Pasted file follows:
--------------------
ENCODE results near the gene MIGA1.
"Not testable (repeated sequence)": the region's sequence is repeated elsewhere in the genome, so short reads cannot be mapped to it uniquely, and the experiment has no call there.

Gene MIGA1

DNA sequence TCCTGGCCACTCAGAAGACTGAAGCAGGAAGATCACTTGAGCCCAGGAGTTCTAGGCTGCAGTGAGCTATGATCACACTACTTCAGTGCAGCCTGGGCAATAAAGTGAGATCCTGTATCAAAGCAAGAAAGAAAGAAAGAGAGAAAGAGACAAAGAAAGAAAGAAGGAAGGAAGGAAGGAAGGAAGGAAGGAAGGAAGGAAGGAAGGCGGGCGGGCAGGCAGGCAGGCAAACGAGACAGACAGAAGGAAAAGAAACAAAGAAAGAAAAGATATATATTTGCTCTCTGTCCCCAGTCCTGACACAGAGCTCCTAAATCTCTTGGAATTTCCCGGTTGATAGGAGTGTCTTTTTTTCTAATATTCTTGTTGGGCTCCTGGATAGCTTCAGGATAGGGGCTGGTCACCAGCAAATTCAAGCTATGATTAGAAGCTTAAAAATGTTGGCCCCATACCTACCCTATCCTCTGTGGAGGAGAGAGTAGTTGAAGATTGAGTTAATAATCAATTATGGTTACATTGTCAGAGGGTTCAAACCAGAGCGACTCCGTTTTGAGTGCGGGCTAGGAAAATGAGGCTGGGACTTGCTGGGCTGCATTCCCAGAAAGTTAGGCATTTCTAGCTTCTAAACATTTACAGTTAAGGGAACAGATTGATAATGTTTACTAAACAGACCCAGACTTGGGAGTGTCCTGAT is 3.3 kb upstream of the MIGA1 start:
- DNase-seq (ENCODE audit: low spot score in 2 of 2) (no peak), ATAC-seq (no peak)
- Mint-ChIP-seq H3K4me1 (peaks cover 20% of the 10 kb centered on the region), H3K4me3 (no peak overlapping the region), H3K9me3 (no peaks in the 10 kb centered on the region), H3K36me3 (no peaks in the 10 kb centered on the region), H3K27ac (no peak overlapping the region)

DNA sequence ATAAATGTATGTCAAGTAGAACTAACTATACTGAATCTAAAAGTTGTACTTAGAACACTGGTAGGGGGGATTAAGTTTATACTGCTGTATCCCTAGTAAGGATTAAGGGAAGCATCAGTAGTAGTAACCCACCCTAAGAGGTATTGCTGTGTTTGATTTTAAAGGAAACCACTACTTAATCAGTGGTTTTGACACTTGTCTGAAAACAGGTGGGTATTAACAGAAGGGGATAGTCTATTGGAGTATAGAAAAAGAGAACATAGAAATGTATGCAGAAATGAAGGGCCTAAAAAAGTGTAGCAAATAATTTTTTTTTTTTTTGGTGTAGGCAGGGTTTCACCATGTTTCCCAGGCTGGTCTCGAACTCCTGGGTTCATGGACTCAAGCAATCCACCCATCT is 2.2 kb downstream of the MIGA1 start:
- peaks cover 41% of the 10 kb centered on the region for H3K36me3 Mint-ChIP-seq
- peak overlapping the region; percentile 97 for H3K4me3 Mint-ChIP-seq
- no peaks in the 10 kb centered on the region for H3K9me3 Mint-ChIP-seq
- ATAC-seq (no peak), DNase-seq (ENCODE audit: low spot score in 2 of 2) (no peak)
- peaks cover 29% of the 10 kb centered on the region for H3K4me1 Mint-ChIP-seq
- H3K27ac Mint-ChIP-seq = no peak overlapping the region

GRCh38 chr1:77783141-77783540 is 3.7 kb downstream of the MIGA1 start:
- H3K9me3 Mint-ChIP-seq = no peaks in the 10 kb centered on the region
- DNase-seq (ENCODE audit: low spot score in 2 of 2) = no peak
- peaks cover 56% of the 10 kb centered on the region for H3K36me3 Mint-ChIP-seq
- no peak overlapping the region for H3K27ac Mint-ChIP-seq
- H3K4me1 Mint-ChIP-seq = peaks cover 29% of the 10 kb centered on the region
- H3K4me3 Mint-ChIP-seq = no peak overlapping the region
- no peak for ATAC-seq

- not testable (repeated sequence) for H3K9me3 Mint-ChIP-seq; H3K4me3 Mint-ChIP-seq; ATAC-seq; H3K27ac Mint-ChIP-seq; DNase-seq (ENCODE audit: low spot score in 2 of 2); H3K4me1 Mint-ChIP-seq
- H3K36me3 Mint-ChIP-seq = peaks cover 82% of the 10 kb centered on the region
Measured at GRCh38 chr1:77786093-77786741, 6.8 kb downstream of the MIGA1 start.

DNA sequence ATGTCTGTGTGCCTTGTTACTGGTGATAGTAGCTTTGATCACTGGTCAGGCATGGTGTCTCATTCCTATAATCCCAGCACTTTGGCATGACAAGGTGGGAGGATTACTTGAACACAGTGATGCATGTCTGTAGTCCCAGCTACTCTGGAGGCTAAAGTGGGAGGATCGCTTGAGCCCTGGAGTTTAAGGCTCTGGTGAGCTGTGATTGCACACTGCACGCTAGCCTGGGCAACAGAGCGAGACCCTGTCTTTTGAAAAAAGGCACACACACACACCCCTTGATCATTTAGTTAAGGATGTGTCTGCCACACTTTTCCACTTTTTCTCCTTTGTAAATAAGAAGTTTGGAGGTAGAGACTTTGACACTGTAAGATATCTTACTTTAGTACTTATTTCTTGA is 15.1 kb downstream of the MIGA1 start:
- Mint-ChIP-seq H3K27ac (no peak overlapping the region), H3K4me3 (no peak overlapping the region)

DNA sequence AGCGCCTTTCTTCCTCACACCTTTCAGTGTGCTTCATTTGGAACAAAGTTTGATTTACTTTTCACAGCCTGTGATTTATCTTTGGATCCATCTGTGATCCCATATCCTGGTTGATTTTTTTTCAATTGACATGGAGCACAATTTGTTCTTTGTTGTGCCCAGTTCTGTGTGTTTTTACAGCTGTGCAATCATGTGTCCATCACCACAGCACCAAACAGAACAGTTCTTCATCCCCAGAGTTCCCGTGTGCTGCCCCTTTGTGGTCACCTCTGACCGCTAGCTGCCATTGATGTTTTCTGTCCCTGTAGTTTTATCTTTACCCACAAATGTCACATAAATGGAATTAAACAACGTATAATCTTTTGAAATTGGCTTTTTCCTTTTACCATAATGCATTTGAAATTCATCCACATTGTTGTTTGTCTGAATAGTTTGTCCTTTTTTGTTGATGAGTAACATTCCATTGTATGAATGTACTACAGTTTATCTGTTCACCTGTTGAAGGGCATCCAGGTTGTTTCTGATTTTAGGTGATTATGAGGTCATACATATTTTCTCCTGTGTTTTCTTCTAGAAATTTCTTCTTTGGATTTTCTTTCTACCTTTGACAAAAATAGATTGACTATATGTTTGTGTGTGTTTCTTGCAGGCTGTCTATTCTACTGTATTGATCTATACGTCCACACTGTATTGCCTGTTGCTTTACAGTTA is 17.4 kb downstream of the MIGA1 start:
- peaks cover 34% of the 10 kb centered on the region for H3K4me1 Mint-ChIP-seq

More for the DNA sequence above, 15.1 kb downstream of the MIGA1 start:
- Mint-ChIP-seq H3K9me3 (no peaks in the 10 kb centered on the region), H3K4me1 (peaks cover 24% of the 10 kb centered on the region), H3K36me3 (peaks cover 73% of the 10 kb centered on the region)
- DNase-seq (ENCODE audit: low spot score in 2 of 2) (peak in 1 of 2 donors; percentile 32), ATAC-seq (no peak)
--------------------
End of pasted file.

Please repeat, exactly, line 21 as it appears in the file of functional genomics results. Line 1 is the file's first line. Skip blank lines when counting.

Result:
- no peak for ATAC-seq